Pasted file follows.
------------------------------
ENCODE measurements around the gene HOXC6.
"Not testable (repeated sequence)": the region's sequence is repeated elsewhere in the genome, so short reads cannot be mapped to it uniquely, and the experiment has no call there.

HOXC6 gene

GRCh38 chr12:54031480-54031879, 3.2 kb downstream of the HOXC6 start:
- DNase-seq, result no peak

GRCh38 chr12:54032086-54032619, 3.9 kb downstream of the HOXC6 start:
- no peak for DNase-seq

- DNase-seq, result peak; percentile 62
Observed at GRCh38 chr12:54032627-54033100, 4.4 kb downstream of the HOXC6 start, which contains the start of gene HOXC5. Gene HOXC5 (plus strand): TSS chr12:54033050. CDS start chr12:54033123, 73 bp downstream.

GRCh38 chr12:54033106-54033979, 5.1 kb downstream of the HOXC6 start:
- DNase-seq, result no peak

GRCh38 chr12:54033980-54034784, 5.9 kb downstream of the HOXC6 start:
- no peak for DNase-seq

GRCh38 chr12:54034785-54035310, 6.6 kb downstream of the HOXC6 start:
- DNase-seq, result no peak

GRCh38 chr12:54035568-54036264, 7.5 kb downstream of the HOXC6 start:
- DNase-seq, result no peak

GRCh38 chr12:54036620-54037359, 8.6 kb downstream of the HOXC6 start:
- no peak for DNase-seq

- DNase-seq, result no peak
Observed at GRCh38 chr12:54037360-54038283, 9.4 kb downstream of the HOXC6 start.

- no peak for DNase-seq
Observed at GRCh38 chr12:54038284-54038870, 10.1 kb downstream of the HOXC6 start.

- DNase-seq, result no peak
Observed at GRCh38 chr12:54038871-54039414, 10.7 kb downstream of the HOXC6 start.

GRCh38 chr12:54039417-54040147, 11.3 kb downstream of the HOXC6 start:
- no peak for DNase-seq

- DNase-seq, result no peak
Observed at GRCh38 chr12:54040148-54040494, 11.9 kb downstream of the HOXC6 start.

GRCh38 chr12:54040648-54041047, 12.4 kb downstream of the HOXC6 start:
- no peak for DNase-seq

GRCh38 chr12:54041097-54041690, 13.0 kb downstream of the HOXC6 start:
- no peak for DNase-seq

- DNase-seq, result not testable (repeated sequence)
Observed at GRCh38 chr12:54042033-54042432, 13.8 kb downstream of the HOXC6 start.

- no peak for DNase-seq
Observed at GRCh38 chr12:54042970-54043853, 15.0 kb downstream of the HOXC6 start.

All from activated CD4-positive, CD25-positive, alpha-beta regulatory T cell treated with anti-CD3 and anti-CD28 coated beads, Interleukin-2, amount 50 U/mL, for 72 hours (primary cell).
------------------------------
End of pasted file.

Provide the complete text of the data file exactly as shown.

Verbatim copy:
ENCODE measurements around the gene HOXC6.
"Not testable (repeated sequence)": the region's sequence is repeated elsewhere in the genome, so short reads cannot be mapped to it uniquely, and the experiment has no call there.

HOXC6 gene

GRCh38 chr12:54031480-54031879, 3.2 kb downstream of the HOXC6 start:
- DNase-seq, result no peak

GRCh38 chr12:54032086-54032619, 3.9 kb downstream of the HOXC6 start:
- no peak for DNase-seq

- DNase-seq, result peak; percentile 62
Observed at GRCh38 chr12:54032627-54033100, 4.4 kb downstream of the HOXC6 start, which contains the start of gene HOXC5. Gene HOXC5 (plus strand): TSS chr12:54033050. CDS start chr12:54033123, 73 bp downstream.

GRCh38 chr12:54033106-54033979, 5.1 kb downstream of the HOXC6 start:
- DNase-seq, result no peak

GRCh38 chr12:54033980-54034784, 5.9 kb downstream of the HOXC6 start:
- no peak for DNase-seq

GRCh38 chr12:54034785-54035310, 6.6 kb downstream of the HOXC6 start:
- DNase-seq, result no peak

GRCh38 chr12:54035568-54036264, 7.5 kb downstream of the HOXC6 start:
- DNase-seq, result no peak

GRCh38 chr12:54036620-54037359, 8.6 kb downstream of the HOXC6 start:
- no peak for DNase-seq

- DNase-seq, result no peak
Observed at GRCh38 chr12:54037360-54038283, 9.4 kb downstream of the HOXC6 start.

- no peak for DNase-seq
Observed at GRCh38 chr12:54038284-54038870, 10.1 kb downstream of the HOXC6 start.

- DNase-seq, result no peak
Observed at GRCh38 chr12:54038871-54039414, 10.7 kb downstream of the HOXC6 start.

GRCh38 chr12:54039417-54040147, 11.3 kb downstream of the HOXC6 start:
- no peak for DNase-seq

- DNase-seq, result no peak
Observed at GRCh38 chr12:54040148-54040494, 11.9 kb downstream of the HOXC6 start.

GRCh38 chr12:54040648-54041047, 12.4 kb downstream of the HOXC6 start:
- no peak for DNase-seq

GRCh38 chr12:54041097-54041690, 13.0 kb downstream of the HOXC6 start:
- no peak for DNase-seq

- DNase-seq, result not testable (repeated sequence)
Observed at GRCh38 chr12:54042033-54042432, 13.8 kb downstream of the HOXC6 start.

- no peak for DNase-seq
Observed at GRCh38 chr12:54042970-54043853, 15.0 kb downstream of the HOXC6 start.

All from activated CD4-positive, CD25-positive, alpha-beta regulatory T cell treated with anti-CD3 and anti-CD28 coated beads, Interleukin-2, amount 50 U/mL, for 72 hours (primary cell).